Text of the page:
Tai Chi History and Background
In China, public parks often contain groups of people performing slow, graceful and ballet like movements in unison. Visitors to these parks view these events and often ask themselves, "What are they doing?" They are performing the movements of Tai Chi, more commonly known as Tai Chi Chuan. Tai Chi Chuan is an ancient art of moving meditation originated in China, during the Sung Dynasty (960-1279 A.D.). According to the legend a Taoist monk, Cheung Sam Fung, looked for a suitable martial art for his Taoist Sanctuary. He often observed animals such as cranes and turtles. One night he had a dream about a snake and a crane engaged in a dance-like fight, thus he created Tai Chi Chuan based on their movements.
Three main styles of Tai Chi have been passed down from generation to generation: Chen, Yang and Wu. Chen tends to have large explosive movements and can be quick or slow, while Yang has large and slow movements, wide stance and arm movements. Wu is a "middle stance" having mid-paced, compact movements. Wu is precisely balanced with a stance and motion that is somewhere between Yang and Chen.
Traditionally, masters of these Tai Chi forms passed some, but not all, of their skills to regular students. Selected students would receive more advanced training (indoor students), while only one or two students in a master's lifetime would be chosen to learn all that the master could teach, and to receive the title "Master of Honor". Then the cycle began again. Henry Cheng is one of the "Masters of Honor".
The prevalent Tai Chi forms in the U.S. today are descendent from regular students most likely, as there are few indoor students in the U.S., and authentic masters even rarer. Usually the forms are taught in a "follow or copy me" way with little or no explanation of what the move is about or what makes it beneficial.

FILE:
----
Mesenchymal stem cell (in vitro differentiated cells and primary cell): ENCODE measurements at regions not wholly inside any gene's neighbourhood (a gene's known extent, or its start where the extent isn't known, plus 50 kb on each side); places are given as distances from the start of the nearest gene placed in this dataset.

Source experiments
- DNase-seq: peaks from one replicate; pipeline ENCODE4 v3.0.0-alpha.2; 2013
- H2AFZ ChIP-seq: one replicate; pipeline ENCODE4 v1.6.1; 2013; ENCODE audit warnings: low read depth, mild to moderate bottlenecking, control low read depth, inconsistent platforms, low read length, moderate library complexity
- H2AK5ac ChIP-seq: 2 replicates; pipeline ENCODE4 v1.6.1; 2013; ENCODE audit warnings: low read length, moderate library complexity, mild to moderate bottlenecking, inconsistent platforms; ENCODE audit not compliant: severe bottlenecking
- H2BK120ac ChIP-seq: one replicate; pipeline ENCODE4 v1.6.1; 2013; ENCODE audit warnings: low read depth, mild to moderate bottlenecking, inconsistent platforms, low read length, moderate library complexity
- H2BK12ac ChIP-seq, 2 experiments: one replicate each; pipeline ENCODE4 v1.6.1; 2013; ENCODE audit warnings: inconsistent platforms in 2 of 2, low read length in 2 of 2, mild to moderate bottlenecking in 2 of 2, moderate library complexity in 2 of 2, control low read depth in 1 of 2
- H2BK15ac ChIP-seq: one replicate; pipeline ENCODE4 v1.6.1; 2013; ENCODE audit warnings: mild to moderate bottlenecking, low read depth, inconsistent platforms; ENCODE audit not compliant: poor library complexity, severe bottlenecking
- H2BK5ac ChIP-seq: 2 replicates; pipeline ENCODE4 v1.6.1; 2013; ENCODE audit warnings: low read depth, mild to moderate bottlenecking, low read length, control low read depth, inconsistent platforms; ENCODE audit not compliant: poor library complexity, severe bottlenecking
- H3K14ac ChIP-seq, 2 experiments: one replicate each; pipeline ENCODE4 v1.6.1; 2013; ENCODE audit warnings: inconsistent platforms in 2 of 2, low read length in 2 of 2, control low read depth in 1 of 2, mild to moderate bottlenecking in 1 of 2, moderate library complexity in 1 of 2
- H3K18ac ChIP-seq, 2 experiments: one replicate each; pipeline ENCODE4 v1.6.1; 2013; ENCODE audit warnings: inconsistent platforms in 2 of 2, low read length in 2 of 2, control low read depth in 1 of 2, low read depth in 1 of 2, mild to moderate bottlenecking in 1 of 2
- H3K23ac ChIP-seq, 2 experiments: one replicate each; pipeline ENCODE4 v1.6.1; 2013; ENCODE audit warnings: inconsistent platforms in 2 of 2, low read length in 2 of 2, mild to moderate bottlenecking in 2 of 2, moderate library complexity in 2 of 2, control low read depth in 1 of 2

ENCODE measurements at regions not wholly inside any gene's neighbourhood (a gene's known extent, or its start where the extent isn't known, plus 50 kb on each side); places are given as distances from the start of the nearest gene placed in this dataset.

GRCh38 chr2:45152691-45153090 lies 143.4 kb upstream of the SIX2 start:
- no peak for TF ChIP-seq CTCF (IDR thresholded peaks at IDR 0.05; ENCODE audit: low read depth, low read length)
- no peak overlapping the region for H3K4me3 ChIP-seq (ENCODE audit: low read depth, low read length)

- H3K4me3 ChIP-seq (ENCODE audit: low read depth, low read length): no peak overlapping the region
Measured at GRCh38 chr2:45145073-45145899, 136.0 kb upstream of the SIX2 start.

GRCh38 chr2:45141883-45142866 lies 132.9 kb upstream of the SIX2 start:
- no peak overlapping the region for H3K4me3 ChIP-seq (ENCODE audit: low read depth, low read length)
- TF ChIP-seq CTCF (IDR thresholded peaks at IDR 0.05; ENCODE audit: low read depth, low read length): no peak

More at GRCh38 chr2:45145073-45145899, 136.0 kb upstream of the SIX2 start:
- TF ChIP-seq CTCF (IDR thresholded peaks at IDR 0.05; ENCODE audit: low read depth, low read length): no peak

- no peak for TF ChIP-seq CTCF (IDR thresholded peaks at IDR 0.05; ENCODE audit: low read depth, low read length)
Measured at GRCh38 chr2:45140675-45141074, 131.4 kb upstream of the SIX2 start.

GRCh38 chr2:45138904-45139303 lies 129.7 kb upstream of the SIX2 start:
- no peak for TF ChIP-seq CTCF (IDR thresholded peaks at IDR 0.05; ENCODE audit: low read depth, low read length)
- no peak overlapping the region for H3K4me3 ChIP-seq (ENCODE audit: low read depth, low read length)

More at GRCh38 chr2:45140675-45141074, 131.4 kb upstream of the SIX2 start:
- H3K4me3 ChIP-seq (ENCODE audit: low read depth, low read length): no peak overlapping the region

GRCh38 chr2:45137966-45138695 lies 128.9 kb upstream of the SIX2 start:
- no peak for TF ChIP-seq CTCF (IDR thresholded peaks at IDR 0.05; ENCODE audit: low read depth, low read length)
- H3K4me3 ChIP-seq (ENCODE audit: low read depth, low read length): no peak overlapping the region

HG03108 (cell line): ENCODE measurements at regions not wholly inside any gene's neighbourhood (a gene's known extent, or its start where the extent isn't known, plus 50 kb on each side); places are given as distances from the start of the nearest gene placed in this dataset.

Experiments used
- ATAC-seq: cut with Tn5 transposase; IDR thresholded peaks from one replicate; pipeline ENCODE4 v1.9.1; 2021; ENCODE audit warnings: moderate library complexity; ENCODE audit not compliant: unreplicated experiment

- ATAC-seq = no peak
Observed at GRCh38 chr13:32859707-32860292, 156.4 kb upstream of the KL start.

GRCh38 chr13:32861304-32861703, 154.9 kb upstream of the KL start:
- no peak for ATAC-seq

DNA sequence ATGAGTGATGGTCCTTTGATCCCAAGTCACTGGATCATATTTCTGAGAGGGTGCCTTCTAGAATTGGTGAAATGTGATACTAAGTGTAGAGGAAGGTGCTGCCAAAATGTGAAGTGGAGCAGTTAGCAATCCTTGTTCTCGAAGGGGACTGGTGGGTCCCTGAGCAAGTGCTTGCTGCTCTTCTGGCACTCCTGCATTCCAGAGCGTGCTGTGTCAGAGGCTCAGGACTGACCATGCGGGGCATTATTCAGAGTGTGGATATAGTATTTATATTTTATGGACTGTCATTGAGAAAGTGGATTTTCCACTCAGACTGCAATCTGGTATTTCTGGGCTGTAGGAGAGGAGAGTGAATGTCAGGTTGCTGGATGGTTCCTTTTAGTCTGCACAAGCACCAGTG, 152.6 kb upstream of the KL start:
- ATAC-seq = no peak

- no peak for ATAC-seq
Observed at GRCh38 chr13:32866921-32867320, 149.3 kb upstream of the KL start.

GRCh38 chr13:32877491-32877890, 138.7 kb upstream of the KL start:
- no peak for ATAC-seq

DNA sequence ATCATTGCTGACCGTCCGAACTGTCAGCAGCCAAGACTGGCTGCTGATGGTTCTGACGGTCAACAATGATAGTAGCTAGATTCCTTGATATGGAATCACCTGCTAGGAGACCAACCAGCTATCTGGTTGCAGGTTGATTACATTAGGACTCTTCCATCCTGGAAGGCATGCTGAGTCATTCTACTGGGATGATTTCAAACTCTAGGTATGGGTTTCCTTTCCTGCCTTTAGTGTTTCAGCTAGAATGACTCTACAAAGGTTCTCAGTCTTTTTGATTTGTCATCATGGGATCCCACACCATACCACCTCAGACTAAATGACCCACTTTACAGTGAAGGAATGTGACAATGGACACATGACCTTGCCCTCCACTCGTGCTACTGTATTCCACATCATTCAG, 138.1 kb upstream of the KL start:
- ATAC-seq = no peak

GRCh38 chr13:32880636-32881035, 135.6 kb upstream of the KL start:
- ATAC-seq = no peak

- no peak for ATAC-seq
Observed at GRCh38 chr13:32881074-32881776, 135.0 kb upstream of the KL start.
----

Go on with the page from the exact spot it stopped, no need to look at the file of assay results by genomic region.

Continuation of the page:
These forms look correct, but they do not represent the true Tai Chi as the masters envisioned it. First, they are merely a slow motion exercise that combines a set of postures in a stop-and-go manner rather than a fluid movement in which all postures are connected as one. Second, postures in these forms show improper body alignment most of the time. As a consequence, the chi flow is disrupted. Third, in recent years Tai Chi has been promoted as a sport in competitions and not a mean for people to reach selflessness.
To the contrary of the common teaching way mentioned above, Master Cheng's method is to demonstrate precise alignment, exact placement of the feet and hands; and to explain the benefits for moving or not moving in a certain way. As a result, a person who learns the form and practices it correctly will find a net gain in energy and a feeling of well being at the conclusion of the form sequence.
To foster a supportive environment, Master Cheng also encourages students to ask him questions; and to learn from and share with classmates.
Master Cheng believes that "Through the harmony of mind, body and spirit come great happiness and good health."
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